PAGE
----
‘US and UK employing divide-and-ruin strategy against Iraq’

Dan Glazebrook
Dan Glazebrook is a freelance political writer who has written for RT, Counterpunch, Z magazine, the Morning Star, the Guardian, the New Statesman, the Independent and Middle East Eye, amongst others. His first book “Divide and Ruin: The West’s Imperial Strategy in an Age of Crisis” was published by Liberation Media in October 2013. It featured a collection of articles written from 2009 onwards examining the links between economic collapse, the rise of the BRICS, war on Libya and Syria and 'austerity'. He is currently researching a book on US-British use of sectarian death squads against independent states and movements from Northern Ireland and Central America in the 1970s and 80s to the Middle East and Africa today.
Iraq's Kurdistan region's President Massoud Barzani. © Azad Lashkari
The US and Britain, the former colonizing power in the region, have always seen Iraq as a threat because it has the potential to be a great regional independent power in its own right, says political analyst Dan Glazebrook.

The president of Iraq’s autonomous Kurdish region Massoud Barzani has said the time has come to redraw the Middle East's boundaries.

RT: The President of Iraq's autonomous Kurdish north urged world leaders to help pave the way for a Kurdish state. Will they receive that support?

Dan Glazebrook: It all depends on how the so-called great powers react. And I suspect that the US will respond with kind of diplomatic niceties, diplomatic platitudes. They don’t commit themselves to anything, but kind of have the effect of egging and spurring on the demands for the breakup of Iraq. There is this idea for the breakup of Iraq that has been flirting around in US military for some time now. The thing about Iraq from the point of view of the US and Britain, the former colonizing power in the region, is that they have always seen Iraq as a threat because it has the great potential to be a great regional independent power in its own right. It is the only Arab country that really has all four prerequisites for being a strong independent power: it has got a large sizable population, so it can have a large army, unlike, say, Saudi Arabia; it has got oil resources obviously, unlike, say, Egypt – another big populist Arab country; and it has got plenty of arable land and plenty of water. They’ve always seen it as a threat and for decades they’ve used every means available in the book to get it to fight against its neighbors, arming it in the battle against Iran in the 1980’s, invading it twice now…This is just the next step in trying to dismember the country and prevent it of ever being a unified, powerful, independent player…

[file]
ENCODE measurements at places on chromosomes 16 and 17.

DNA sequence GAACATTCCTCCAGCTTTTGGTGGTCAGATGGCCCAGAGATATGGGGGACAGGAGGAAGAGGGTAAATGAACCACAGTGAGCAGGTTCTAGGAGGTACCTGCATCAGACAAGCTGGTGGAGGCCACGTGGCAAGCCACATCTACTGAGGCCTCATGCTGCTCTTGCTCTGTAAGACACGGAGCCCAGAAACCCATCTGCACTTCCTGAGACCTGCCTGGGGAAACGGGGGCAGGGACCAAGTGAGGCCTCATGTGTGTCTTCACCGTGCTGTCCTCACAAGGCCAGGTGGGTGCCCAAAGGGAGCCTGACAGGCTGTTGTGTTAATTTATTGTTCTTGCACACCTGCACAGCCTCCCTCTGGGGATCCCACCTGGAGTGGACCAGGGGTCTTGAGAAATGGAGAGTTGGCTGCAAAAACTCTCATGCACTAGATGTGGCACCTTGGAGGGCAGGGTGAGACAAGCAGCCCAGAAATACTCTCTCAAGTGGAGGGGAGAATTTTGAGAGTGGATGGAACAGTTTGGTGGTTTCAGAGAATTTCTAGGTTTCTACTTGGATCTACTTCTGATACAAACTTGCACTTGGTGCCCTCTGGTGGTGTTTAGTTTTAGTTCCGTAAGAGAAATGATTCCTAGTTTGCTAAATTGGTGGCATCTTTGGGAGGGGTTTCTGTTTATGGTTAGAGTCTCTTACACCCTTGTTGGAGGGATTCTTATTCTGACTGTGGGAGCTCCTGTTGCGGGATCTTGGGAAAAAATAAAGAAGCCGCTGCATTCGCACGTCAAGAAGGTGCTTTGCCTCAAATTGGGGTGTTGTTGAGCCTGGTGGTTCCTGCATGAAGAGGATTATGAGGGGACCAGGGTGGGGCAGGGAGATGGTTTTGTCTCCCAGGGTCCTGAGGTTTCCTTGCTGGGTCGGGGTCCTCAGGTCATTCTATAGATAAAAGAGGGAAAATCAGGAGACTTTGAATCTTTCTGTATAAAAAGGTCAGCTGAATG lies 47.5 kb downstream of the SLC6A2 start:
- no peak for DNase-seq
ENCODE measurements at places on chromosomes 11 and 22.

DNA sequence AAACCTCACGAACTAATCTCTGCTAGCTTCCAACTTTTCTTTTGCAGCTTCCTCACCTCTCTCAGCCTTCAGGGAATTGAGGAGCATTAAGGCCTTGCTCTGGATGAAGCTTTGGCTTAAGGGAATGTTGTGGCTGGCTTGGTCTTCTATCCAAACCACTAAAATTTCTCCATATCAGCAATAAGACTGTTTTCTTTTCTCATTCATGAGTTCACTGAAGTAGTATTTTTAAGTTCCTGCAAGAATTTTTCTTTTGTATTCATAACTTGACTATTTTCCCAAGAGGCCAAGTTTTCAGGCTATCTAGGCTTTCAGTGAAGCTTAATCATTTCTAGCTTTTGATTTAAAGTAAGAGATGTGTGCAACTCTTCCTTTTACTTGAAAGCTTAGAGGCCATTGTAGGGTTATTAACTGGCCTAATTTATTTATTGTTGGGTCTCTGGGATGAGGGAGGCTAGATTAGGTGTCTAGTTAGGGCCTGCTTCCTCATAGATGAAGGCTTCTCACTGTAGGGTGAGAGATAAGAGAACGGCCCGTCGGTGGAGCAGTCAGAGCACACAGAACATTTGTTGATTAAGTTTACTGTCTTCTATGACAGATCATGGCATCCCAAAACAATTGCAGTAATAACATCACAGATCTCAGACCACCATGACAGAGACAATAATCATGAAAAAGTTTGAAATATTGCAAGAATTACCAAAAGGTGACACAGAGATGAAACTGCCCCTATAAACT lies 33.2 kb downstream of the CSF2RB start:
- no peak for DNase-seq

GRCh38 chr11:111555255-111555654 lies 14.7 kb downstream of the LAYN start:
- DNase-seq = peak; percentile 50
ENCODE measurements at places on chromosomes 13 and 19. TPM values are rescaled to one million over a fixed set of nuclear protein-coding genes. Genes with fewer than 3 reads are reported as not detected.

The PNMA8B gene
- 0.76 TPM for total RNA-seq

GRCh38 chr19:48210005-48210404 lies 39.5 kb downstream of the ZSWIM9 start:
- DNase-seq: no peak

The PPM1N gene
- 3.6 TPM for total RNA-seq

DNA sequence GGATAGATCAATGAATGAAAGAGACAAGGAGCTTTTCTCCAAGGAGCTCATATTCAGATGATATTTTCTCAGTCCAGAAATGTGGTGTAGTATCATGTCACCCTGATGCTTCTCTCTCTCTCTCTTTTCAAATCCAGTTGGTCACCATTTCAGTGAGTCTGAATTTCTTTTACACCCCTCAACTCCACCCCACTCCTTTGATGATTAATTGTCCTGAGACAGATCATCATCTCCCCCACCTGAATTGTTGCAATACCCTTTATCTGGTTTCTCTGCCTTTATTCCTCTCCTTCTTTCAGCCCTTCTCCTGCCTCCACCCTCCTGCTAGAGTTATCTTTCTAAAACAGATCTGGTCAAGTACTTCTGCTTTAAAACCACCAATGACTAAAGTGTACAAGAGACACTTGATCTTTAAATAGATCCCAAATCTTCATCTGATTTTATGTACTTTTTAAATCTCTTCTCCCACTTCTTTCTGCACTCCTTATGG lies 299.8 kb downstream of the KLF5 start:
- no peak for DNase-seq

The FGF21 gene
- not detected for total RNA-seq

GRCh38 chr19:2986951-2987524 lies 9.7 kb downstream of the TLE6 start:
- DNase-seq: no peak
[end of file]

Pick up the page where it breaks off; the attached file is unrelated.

Turkey, which is very close to the Iraqi-Kurdish government, has been doing a lot of illegal oil trading with the Iraqi-Kurdish government there. Obviously it has its own worries about demand for independence from its own Kurds and from the Syrian Kurds. I suspect there will be no independent state actually recognized internationally. But Turkey, US, Britain will kind of make these noises to egg them on and spur them on to continue with a divide and ruin strategy that they are employing against Iraq and other countries in the region.

The statements, views and opinions expressed in this column are solely those of the author and do not necessarily represent those of RT.